We are all at risk for glaucoma; some of us have a higher risk than others. Vision loss is often detected via eye test when permanent damage has already occurred. Now, researchers at the University College London's Institute of Ophthalmology have developed a new technique to detect cell death in the back of the eye, up to a decade before symptoms begin.

Glaucoma develops slowly over several years. During this time, light-sensitive cells of the retinal nerve die due to increased pressure in the eye. This nerve damage leads to the progression of blindness, which is irreversible. The new study published in Brain found a new eye test can detect the earliest signs of glaucoma, which means treatment can start before vision loss begins to deteriorate.

Read More: What Is Glaucoma?

"Although detection has been improving, most patients have lost a third of vision by the time they are diagnosed," said Francesca Cordeiro, lead author of the study, and a professor at UCL Institute of Ophthalmology, in a statement.

He added: "Now, for the first time, we have been able to show individual cell death and detect the earliest signs of glaucoma."

In the clinical trial, Cordeiro and her colleagues recruited eight healthy adults without eye disease and eight adults being treated for early glaucoma in the hospital, without any other eye disease. One of four different doses of fluorescent dye was injected into the bloodstream of patients before researchers scanned their eye with an infrared laser ophthalmoscope. The fluorescent dye sticks to the cells in the retina that are about to die.

This technique is known as DARC, which stands for detection of apoptosing retinal cells. Sick cells show up as fluorescent "white" spots during the eye test up to six hours after injection. Researchers assessed and compared images of those from healthy people and glaucoma patients.

The findings revealed a positive test was linked with a diagnosis of glaucoma and loss of vision later in life. ANX776, the fluorescent marker, was deemed safe and well-tolerated with no side effects. On average, people with glaucoma had more than twice as many white spots that showed dying nerve cells as healthy adults without eye disease. Moreover, people with glaucoma got worse and showed more white spots in the following months compared to those whose disease stayed the same. Those that did not have eye disease tended to have more white spots in old age.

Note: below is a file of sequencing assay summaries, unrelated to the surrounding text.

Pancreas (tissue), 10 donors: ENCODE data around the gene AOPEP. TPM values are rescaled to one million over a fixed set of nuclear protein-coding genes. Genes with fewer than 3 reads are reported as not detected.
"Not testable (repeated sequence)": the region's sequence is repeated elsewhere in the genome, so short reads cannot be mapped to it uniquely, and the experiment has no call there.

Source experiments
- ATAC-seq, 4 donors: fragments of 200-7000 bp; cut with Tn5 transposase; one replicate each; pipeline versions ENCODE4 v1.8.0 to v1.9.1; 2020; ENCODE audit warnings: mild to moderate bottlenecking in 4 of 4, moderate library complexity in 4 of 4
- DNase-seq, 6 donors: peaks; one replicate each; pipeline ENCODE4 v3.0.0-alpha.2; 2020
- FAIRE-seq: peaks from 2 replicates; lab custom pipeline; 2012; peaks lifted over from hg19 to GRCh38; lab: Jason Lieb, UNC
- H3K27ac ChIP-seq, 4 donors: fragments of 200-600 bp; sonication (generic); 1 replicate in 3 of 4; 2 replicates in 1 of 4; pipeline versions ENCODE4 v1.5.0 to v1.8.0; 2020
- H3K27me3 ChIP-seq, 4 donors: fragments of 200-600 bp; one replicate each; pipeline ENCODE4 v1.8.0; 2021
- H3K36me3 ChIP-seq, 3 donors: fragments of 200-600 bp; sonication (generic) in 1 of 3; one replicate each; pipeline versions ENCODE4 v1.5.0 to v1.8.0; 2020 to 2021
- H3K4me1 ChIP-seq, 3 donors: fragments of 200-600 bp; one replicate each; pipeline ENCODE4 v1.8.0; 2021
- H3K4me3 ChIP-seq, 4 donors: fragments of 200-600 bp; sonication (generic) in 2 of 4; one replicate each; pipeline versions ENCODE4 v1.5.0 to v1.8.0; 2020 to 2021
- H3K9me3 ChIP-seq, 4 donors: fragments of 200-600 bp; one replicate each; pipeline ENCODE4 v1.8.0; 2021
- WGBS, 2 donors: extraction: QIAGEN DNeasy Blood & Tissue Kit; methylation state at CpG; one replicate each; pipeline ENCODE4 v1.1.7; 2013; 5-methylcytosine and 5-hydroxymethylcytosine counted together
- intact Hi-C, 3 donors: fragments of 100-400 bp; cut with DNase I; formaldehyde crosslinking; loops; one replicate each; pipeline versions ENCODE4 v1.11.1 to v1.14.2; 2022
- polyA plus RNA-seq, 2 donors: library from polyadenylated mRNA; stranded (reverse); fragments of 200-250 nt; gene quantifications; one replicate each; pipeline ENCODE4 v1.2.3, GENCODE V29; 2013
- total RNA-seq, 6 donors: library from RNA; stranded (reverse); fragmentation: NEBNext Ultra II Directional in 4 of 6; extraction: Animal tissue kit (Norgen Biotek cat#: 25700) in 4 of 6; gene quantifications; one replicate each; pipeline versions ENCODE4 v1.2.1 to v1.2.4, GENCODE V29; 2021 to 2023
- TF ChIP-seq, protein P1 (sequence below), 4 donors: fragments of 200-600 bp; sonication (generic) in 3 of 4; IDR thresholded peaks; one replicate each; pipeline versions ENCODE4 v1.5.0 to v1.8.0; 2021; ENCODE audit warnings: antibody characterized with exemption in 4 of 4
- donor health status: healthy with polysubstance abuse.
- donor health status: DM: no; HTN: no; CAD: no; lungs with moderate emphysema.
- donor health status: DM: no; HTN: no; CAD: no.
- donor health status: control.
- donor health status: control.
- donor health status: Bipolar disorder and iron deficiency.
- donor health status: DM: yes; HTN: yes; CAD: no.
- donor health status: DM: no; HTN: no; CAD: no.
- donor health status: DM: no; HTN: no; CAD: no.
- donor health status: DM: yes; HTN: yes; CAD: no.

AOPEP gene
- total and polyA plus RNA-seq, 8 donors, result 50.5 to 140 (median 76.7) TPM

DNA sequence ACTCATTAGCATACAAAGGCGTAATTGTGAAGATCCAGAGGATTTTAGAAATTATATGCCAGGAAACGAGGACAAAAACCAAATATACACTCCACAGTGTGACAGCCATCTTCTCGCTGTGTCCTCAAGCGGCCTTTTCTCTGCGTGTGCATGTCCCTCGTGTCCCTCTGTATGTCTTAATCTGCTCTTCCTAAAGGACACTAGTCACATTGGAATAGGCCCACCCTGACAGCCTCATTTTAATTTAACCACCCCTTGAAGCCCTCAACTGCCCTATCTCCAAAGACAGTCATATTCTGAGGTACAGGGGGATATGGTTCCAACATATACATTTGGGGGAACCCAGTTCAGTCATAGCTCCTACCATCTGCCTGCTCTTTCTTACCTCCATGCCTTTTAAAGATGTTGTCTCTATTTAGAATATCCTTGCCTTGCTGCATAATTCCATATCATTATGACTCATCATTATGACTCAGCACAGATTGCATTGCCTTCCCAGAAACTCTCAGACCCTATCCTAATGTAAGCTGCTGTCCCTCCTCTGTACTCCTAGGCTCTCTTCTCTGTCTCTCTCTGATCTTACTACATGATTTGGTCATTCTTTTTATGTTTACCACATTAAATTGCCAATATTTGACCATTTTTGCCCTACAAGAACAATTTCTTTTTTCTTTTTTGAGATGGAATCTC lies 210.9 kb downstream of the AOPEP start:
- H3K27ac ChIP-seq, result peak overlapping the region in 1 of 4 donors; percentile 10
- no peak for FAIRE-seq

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"Loss of sight as you age is an incredibly difficult disability, impacting quality of life and independence," said Bethan Hughes, from Wellcome’s Innovation team, in a statement.

DARC helps detect cell death, and in the early stages of glaucoma, when vision loss is minimal. In addition, this technique means doctors can diagnose patients 10 years earlier than previously believed. Although there's no cure for glaucoma, doctors are able to show individual cell death and spot the earliest signs of the disease.

Researchers hope opticians will eventually do the tests for earlier detection of the disease. This new eye test could be the innovation needed to help people who suffer from vision loss through glaucoma. Currently, the eye test is in Phase I clinical trials — the earliest form of trial meant to check new treatments are safe — but it has only been tested on just 16 people, and far more research is needed, according to the study. The researchers hope to replicate their findings in a larger population for Phase II.

Traditional eye tests may pick up glaucoma, but there's no signs of the disease until patients begin to lose their vision. They can reveal the health of our blood vessels in the eye, and even spot conditions while they're still in their earlier stages, like glaucoma. An optometrist will look for three signs of glaucoma by shining a light into the eye to see the optic disc; test central and peripheral vision; and check the internal pressure with a machine that blows gentle puffs of air into the eye.

In the U.S., the new technique has the potential to help minimize the impact of glaucoma in 3 million patients.

We all need to see it before we believe it.

Source: Cordeiro MF, Normando EM, Cardoso MJ et al. Real-time imaging of single neuronal cell apoptosis in patients with glaucoma. Brain. 2017.

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